Local

Checking up on Whitewater Canyon's wild things

ScienceNatureScientific ResearchEducationColleges and UniversitiesForestry and Timber

With rain soaking their clothing and fogging up their binoculars, 50 researchers and university students armed with butterfly nets and specimen bottles fanned out across Whitewater Canyon at daybreak Monday to take the first full accounting of wildlife in the oasis a few miles northwest of Palm Springs.

The two-day "Whitewater Canyon Spring 2010 Bioblitz" aimed to survey 17 miles of the canyon framed by sandstone cliffs and watered by a year-round river roiling through overlapping biological zones including sandy desert, boulder fields, grasslands and forests.

The diverse terrain creates habitat for mountain lion, the California desert tortoise, waterfowl, migrating birds, tree frogs and arroyo toads. Sand snakes and rosy boa constrictors gather on the canyon's two-lane road at night this time of year, making them easy pickings for reptile poachers.

But on a blustery morning when creatures large and small were trying to keep warm and dry in treetops and underground lairs, the experts in the fields of botany, entomology, herpetology, ornithology and mammalogy had their work cut out for them as they trudged through soggy brush and mud.

"You'd think they would have canceled this thing just because our tallies are going to be abysmally low," quipped herpetologist Todd Hoggan, drying the lenses of his eyeglasses with his shirttails.

"No insect in its right mind would be out and about in this weather," said Kurt Leuschner, a professor of natural resources at the College of the Desert in Palm Desert.

Things perked up at about 9 a.m. when sunshine sliced through the clouds, painting the desert landscape with vibrant hues. Suddenly, the air was filled with bird song and the drowsy hum of insects.

High on a cliff side, three Nelson's bighorn sheep gazed down on the human surveyors. On the ground, lazuli buntings, blue grosbeaks and federally endangered least Bell's vireos flitted in chaparral and cottonwood trees.

Toad tadpoles wiggled in the river's shallows. Spring flowers were teeming with beetles, bees, moths and spiders.

UC Riverside entomologist Doug Yanega poked his head inside a butterfly net he had used to sweep up insects from Encelia bushes topped with bright yellow flowers. "What have we got? A black fly. Weevils feeding on seeds. A ladybug larvae eating an aphid that was eating the plant. A crab spider as bright yellow as the flowers he called home."

He plopped a few of the insects into a bottle already crammed with specimens collected earlier in the day, including a moth that resembled a yellow jacket. "At least two of the bugs in this bottle are new to science," he said.

The herpetology team's survey led to a pile of old boards and concrete slabs illegally dumped on a hillside. A few minutes of flipping boards uncovered a family of long-eared wood rats: a female with four babies. Nearby, they discovered an adult California desert tortoise hunkered in defense posture, head and limbs retracted within its scarred carapace.

"Looks like he's been chewed on by something -- but lived through it," Hoggan said.

Kneeling for a closer look, Tracy Philippi, who owns a wildlife removal service in Idyllwild, confirmed evidence of skirmishes. "There's a big canine tooth mark on one side of its shell," he said, "and what appears to be the gouge marks of tire tread on the other side. Otherwise, he's in pretty good shape!"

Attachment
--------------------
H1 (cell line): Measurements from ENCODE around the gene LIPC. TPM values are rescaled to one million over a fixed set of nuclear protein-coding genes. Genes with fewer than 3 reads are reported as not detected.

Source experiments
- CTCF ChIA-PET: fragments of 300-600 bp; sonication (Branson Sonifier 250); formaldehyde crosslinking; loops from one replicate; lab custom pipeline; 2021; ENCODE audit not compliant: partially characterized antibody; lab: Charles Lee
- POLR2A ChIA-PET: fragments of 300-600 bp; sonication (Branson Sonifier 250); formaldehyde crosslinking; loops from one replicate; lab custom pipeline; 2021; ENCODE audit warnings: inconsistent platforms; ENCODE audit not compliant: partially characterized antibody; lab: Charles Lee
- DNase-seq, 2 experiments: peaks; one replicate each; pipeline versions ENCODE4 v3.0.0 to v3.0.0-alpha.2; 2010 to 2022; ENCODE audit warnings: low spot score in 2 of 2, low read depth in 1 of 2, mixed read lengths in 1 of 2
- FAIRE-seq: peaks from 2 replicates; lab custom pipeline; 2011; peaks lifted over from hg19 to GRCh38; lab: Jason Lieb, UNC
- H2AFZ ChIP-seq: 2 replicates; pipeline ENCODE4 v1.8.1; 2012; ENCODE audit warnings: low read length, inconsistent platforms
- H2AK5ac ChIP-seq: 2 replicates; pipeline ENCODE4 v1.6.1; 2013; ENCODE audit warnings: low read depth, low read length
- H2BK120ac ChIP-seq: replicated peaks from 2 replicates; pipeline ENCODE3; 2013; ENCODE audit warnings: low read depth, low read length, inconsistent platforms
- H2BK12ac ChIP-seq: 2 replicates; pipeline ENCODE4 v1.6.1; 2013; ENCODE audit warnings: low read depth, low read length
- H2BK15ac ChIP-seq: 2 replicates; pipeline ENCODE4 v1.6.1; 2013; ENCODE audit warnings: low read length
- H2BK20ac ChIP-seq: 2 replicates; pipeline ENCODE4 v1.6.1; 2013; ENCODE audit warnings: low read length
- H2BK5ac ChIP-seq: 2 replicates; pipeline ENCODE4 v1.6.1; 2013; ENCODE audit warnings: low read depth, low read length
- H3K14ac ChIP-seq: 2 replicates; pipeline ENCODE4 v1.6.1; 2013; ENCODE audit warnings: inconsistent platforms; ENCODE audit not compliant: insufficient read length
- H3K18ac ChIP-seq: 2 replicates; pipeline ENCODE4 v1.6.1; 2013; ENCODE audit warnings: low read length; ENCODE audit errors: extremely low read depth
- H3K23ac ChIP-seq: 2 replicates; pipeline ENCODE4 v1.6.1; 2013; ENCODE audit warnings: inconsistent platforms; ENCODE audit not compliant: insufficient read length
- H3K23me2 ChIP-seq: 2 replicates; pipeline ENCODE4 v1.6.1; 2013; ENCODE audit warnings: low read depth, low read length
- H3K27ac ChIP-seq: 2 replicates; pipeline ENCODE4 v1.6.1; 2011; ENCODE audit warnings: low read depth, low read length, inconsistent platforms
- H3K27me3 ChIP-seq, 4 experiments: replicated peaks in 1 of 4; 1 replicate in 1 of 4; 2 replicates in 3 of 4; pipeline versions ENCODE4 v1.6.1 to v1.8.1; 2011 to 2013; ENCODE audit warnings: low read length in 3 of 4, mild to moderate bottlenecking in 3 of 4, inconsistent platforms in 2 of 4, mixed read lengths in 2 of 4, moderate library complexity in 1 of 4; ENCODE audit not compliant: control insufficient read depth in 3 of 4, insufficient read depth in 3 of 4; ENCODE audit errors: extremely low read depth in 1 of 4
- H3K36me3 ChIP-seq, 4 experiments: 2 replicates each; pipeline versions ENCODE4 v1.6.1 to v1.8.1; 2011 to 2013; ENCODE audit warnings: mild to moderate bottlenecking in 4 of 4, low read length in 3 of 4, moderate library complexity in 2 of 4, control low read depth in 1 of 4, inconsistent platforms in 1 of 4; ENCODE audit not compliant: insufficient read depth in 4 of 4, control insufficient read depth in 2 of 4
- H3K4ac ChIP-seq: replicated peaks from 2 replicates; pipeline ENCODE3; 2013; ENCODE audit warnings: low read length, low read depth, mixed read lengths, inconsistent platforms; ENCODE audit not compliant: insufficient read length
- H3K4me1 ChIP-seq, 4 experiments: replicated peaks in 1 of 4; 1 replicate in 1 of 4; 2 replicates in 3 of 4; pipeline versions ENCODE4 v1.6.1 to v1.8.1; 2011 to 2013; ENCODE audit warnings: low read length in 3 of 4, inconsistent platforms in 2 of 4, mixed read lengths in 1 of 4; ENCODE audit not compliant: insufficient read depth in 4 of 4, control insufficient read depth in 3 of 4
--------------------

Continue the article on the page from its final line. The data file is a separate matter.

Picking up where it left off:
Their brief search of a nearby creek yielded a Gilbert's skink, a southern alligator lizard, Pacific tree frogs, two great horned owls and a snake they were unable to capture and identify.

Pausing on a mountain trail, Hoggan said, "It looked mighty glum this morning, but I'm glad we stayed. Given the circumstances, we did fairly well."

A mile up the road, botanist Orlando Mistretta helped students prepare samples of desert plant life for transportation to the herbarium of native California species at the Rancho Santa Ana Botanic Garden in Claremont. The leaves, flowers and roots they pressed between pages of newspapers and cardboard squares would provide generations of botanists with "a permanent record of canyon life at this moment in time," he said.

That kind of talk pleased Frazier Haney, manager of the Whitewater Canyon Preserve, which is operated by the nonprofit Wildlands Conservancy. The conservancy cosponsored the bio-blitz with the Southern California Botanists and the San Bernardino National Forest.

"There is so much we still don't know about this canyon, which has undergone enormous changes in recent years," Haney said. "For example, a cattle lease has disappeared, and the river is free flowing again because we got rid of diversions that channeled water for private uses."

Whitewater Canyon, a wildlife corridor linking the San Bernardino and San Jacinto mountains, is a candidate for special protection under the California Desert Protection Act proposed by Sen. Dianne Feinstein (D-California), which would create a 134,000-acre Sand to Snow National Monument.

"The blitz was fantastic," Haney said. "We had so many experts surveying far and wide that we even discovered patches of federally endangered triple-ribbed milk vetch clinging to a remote hillside.

" Very cool."

louis.sahagun@latimes.com

Copyright © 2014, Los Angeles Times
Related Content
ScienceNatureScientific ResearchEducationColleges and UniversitiesForestry and Timber
Comments
Loading